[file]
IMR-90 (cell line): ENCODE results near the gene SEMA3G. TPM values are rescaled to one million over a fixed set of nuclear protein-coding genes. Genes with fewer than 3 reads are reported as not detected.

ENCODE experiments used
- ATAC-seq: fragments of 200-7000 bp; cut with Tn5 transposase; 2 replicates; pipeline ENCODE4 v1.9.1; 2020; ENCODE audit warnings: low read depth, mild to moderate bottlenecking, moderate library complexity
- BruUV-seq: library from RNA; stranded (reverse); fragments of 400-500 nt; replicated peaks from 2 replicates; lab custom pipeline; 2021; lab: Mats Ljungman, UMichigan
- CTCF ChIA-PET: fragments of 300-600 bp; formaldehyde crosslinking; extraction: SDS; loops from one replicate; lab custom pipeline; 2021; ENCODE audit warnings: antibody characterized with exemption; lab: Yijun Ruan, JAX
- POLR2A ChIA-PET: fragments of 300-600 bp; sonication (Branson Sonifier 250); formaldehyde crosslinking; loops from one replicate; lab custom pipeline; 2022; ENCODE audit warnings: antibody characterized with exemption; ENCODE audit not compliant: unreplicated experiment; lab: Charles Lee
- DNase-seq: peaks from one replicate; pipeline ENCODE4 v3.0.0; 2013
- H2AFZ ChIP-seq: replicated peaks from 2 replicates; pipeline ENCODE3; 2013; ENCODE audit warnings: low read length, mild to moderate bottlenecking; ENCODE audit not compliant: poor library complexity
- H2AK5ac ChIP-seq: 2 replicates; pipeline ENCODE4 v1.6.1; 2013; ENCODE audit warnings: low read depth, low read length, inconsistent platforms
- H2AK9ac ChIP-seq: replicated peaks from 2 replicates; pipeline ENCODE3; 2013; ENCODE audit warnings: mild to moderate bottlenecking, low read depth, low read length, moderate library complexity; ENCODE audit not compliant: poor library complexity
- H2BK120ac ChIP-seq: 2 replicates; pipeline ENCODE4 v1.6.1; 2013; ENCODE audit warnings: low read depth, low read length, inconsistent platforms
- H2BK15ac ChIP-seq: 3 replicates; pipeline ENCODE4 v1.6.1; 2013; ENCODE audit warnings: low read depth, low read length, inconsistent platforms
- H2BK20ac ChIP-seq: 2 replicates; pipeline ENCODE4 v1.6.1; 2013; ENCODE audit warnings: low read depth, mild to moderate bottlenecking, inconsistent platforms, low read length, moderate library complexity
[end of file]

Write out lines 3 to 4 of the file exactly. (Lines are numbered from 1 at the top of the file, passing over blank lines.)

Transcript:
- ATAC-seq: fragments of 200-7000 bp; cut with Tn5 transposase; 2 replicates; pipeline ENCODE4 v1.9.1; 2020; ENCODE audit warnings: low read depth, mild to moderate bottlenecking, moderate library complexity
- BruUV-seq: library from RNA; stranded (reverse); fragments of 400-500 nt; replicated peaks from 2 replicates; lab custom pipeline; 2021; lab: Mats Ljungman, UMichigan